Wednesday , 28 September 2016


What Inflation Actually Looks Like For Most Americans – and The Picture Is Not Pretty

I have long been a critic of government inflation statistics. Not so much with regard to the methodology they use, but because the measure of “average” inflation across the broad economy doesn’t really describe the inflation that the majority of Americans experience. I’ve written about that at length in several letters and now my good friend Ron Arnott, along with his associate Lillian Wu, presents us with a research paper that lays out what inflation actually looks like for most Americans – and the picture is not pretty.

The authors demonstrate that inflation in the main four categories – rent, food, energy, and medical care – has been running at roughly 3% since 1995, significantly more than the 2.2% the BLS data yields – especially when you think about the compounding effect. In the 20 years since ’95, that 0.8% differential has compounded to over 20%, which has to be deflated against incomes. When you look at the stagnant income growth of the middle class and then reduce that income by 20%, rather than by the official inflation rate, it is not hard to grasp why significant majorities in both political parties are pissed off (to employ a technical economics term). Quoting from Rob and Lillian’s paper:

Since 1995, households have expected inflation to be, on average, 3.0%, whereas realized inflation has been around 2.2%, leaving an inflation “gap” of almost 0.8%. What explains this gap? The following is our hypothesis. The four “biggies” for the average American are rent, food, energy, and medical care, in approximately that order. These “four horsemen” have been galloping along at a faster rate than headline CPI. According to the BLS definition, they compose about 60% of the aggregate population’s consumption basket, but for struggling middle-class Americans, it’s closer to 80%. For the working poor, spending on these four categories can stretch to as much as 90% of total spending. Families have definitely been feeling the inflation gap, that difference between headline CPI and inflation in the prices of goods they most frequently consume.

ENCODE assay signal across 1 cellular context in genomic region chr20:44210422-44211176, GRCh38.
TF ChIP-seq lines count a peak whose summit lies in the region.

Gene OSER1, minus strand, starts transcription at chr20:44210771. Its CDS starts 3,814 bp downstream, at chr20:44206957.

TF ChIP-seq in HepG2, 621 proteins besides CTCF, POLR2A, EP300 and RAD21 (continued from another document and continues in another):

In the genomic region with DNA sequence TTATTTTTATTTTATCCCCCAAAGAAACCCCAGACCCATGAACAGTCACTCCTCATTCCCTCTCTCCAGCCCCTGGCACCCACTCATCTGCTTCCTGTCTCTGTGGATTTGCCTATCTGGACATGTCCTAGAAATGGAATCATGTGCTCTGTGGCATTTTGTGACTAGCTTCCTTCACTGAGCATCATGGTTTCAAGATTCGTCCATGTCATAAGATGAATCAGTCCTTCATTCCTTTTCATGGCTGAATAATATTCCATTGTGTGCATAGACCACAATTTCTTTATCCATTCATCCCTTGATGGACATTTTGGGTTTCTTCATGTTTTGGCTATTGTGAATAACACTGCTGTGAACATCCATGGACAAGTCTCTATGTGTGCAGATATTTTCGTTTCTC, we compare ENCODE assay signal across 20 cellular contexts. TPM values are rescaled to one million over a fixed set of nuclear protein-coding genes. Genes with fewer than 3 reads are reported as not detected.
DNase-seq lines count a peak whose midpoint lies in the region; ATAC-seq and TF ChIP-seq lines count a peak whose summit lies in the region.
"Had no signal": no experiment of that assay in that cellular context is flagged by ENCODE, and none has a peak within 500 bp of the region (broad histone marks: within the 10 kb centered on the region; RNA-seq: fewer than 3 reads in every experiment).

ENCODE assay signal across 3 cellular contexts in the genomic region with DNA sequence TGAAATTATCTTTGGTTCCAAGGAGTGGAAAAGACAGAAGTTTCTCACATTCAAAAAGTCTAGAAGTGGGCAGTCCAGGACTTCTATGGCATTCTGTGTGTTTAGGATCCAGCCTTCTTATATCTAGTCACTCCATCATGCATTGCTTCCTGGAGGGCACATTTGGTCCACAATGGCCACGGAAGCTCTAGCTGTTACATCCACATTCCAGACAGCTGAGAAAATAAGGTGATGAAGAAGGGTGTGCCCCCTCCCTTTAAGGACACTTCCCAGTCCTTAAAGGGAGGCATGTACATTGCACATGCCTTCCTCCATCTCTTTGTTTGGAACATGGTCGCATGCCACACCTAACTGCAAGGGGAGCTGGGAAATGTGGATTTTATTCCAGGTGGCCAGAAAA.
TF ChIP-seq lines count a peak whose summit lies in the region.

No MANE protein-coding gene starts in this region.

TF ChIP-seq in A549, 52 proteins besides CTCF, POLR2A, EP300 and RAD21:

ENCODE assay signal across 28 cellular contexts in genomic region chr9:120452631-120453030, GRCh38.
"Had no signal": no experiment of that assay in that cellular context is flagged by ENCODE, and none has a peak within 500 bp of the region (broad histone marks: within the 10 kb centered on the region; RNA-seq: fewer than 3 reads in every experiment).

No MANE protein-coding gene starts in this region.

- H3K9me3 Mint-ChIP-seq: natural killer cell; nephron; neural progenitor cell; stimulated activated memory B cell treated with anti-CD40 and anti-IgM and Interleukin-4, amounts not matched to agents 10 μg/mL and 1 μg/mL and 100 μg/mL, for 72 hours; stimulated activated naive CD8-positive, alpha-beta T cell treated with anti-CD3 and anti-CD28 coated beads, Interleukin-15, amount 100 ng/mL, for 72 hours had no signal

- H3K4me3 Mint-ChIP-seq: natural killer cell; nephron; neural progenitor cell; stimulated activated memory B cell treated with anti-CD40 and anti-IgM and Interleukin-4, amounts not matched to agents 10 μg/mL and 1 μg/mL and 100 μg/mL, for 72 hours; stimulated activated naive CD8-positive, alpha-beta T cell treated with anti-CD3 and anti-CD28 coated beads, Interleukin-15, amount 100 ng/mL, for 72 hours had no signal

This paper is one of the most powerful indictments of central bank policy that I have read in a long time (even if the authors didn’t intend it to be that). It reinforces my contention that the models central banks create and the data they base those models on are inherently flawed and those flaws are compounded because the banks’ manipulation of interest rates (the price of money) is perversely doing the opposite of what they think it should do. This is going to cause more mischief and economic pain during the next recession than any of us are prepared for or can even imagine.

Seriously, we’re going to have to restructure our expectations and strategies for our portfolios to deal with what I think is developing into a policy error of biblical proportions.

On that happy note go HERE to read Bob & Lilly’s essay without further comment.

Disclosure: The original article, by John Mauldin (MauldinEconomics.com), was edited ([ ]) and abridged (…) by the editorial team at munKNEE.com (Your Key to Making Money!) to provide a fast and easy read.
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